The company originally looked at placing the mill in or near the town of Dolores but local opposition forced them to look elsewhere. That is how they arrived at the 800-acre site of the old Charlie Johnson homestead.
“The town site was originally known as Ventura. It was also temporarily called Escalante. McPhee was situated on the alleged spot where in 1776 Father (Silvestre Velez de) Escalante stopped for several weeks beside a stream he called the Dolores River. The town was given its final name after an influential visit to the site by William McPhee in 1924,” wrote Mausolf.
By 1925, the mill at McPhee was producing 61 percent of all lumber in the entire state, more than 27,445.360 board feet.
The mill itself covered a city block with a three-story main building, three-acre pond planing mill and box factory.
The town had 1,400 people living there, with a school for 500 enrolled students, company store complete with its own ‘picture show,” church, boarding houses and restaurants. It was connected to logging camps via 60 miles of logging railroad.
“The majority of the Anglo employee housed contained five rooms… The houses were simple rectangles capped by broad gable, with front and rear porches and painted dividing. In many cases the rear porch was screened for an additional sleeping area. Rent was $10 a month and was deducted automatically from wages. Electricity was provided by the company, as was running water. Sewers were connected to the superintendents’, doctors and some of the larger homes. The rest of the town had outdoor privies,” says Mausolf in her book.
“A separate area ¾ of a mile away from the Anglo community was reserved for the Mexican-American employees. This so-called ‘Mexican town,’ ‘Chihuahua’ or ‘Chilitown’ consisted of two rows of small houses of unfinished lumber, spaced at 15-feet intervals… Rent averaged about $2 per month.”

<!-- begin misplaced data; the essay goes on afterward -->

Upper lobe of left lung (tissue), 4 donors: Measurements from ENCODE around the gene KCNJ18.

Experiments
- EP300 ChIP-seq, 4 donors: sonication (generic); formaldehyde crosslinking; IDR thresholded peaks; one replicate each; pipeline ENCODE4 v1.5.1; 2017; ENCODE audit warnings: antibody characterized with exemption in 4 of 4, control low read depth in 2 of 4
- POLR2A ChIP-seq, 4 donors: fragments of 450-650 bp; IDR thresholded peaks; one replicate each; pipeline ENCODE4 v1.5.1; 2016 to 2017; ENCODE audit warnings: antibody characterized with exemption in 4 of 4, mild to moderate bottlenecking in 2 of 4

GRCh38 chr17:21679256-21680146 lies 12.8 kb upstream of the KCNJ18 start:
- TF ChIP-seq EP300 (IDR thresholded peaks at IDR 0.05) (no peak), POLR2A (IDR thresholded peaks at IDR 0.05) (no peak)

By 1945, the timber was all but gone, and the dismantling of a town had begun. The houses were sold at average cost of $100 to $125 but they had to be moved. It reportedly would take two days to jack one up and a day to move it.
Houses ended up in Dolores, Dove Creek and out at Lebanon.
Merton and Wilson Brumley bought several of them, relocated to 17th Street and Merton lived there the rest of his life. The superintendent’s house was moved out on Summit Ridge in the late 1970s and Evelyn Royce lived there for years. Dr. Speck’s office was moved to Cortez where it served as his office and then his son’s until 1968. The Catholic Church at McPhee ended up out in Dove Creek.
The town had lasted only 24 years.
The Bureau of Land Management purchased the old town site property to begin preparing for the McPhee Reservoir project from Fred and Margaret Sheperd who bought it in 1948 in the waning days of lumber production.
Today, I try to picture in my mind's eye what the area looked like before it was submerged under hundreds of feet of reservoir water. I try to remember the conversations of those who had been there and peer through the film-covered windows of times past.
I think it is important.